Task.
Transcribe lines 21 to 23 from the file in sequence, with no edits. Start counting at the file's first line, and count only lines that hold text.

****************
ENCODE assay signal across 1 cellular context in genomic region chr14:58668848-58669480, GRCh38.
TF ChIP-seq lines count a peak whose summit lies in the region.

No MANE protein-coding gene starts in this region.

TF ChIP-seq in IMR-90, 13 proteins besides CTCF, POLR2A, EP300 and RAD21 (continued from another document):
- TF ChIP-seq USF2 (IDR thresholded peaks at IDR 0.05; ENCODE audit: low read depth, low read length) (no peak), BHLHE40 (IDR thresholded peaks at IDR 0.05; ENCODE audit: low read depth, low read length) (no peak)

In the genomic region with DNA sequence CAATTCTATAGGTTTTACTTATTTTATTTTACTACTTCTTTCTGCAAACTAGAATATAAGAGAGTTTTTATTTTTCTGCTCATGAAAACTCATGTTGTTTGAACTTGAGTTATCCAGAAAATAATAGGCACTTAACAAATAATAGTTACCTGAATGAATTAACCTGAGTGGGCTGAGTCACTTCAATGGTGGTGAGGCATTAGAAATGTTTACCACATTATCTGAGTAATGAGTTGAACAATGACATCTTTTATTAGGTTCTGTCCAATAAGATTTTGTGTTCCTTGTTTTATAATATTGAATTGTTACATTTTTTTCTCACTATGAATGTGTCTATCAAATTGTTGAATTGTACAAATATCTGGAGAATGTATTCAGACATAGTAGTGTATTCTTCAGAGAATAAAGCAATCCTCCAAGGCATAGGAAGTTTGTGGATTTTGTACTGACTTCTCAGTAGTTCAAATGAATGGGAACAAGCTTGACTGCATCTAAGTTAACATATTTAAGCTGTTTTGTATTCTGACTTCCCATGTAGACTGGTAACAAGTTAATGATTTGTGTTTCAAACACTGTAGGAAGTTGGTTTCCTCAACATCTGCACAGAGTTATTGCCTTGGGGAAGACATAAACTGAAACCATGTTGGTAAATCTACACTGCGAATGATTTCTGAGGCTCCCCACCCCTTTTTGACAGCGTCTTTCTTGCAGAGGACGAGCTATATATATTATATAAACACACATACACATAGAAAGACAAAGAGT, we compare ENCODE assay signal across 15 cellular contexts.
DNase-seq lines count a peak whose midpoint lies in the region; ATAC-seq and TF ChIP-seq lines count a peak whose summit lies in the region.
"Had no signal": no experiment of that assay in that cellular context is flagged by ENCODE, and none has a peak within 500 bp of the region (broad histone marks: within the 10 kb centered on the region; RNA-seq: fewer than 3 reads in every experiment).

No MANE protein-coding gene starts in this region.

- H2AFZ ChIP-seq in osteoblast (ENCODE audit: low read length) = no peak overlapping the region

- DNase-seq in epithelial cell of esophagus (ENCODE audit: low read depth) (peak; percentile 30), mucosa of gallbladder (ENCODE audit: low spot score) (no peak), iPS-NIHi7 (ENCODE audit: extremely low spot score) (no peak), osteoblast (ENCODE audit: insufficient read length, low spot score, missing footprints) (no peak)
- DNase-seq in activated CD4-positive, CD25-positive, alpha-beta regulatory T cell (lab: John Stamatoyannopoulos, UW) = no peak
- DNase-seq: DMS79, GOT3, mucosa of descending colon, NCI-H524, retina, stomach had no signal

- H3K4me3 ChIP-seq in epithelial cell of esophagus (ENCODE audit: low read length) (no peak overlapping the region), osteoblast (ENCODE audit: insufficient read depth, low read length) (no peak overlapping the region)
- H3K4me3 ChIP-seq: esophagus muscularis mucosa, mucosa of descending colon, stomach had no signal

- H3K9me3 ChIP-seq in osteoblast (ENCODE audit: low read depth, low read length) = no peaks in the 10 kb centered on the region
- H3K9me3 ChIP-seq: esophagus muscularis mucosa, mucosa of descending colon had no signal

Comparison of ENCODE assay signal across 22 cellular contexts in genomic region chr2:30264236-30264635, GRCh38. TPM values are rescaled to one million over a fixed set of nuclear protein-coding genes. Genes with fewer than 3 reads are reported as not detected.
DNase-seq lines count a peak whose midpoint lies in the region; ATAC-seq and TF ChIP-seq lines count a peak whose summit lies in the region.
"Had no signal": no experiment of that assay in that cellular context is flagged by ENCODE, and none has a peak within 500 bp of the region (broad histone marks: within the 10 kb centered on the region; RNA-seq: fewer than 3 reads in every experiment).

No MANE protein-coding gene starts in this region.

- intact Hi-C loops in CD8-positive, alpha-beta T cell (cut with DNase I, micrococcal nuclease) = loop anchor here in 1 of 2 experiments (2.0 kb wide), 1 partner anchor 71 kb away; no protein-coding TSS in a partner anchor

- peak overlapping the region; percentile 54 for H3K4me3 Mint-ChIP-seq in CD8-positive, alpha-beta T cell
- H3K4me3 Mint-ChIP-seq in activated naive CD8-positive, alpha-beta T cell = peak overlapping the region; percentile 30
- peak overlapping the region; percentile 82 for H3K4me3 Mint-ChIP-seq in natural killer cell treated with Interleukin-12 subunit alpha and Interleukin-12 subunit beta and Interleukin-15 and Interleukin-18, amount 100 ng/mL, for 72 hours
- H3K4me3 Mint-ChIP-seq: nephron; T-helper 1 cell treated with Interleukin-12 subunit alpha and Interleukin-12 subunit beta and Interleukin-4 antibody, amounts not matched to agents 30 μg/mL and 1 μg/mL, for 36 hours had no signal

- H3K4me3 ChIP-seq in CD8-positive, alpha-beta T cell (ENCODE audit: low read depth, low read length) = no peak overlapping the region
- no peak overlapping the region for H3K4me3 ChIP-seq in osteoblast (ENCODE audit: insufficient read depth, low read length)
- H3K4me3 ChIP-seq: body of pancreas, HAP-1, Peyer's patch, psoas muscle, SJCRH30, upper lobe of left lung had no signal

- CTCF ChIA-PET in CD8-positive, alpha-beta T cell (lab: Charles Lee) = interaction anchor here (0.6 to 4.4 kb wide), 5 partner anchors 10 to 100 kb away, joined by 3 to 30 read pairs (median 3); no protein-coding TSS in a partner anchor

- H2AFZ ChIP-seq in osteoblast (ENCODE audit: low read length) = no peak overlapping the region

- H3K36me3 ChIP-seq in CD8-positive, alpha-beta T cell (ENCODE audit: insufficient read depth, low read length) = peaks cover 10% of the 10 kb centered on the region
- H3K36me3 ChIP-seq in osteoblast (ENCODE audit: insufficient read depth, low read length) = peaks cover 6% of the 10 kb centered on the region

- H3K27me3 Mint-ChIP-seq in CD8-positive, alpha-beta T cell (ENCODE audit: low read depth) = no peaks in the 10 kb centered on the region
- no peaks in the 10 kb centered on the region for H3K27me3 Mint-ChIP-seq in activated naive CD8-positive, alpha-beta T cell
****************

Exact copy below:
No MANE protein-coding gene starts in this region.

- intact Hi-C loops in CD8-positive, alpha-beta T cell (cut with DNase I, micrococcal nuclease) = loop anchor here in 1 of 2 experiments (2.0 kb wide), 1 partner anchor 71 kb away; no protein-coding TSS in a partner anchor

- peak overlapping the region; percentile 54 for H3K4me3 Mint-ChIP-seq in CD8-positive, alpha-beta T cell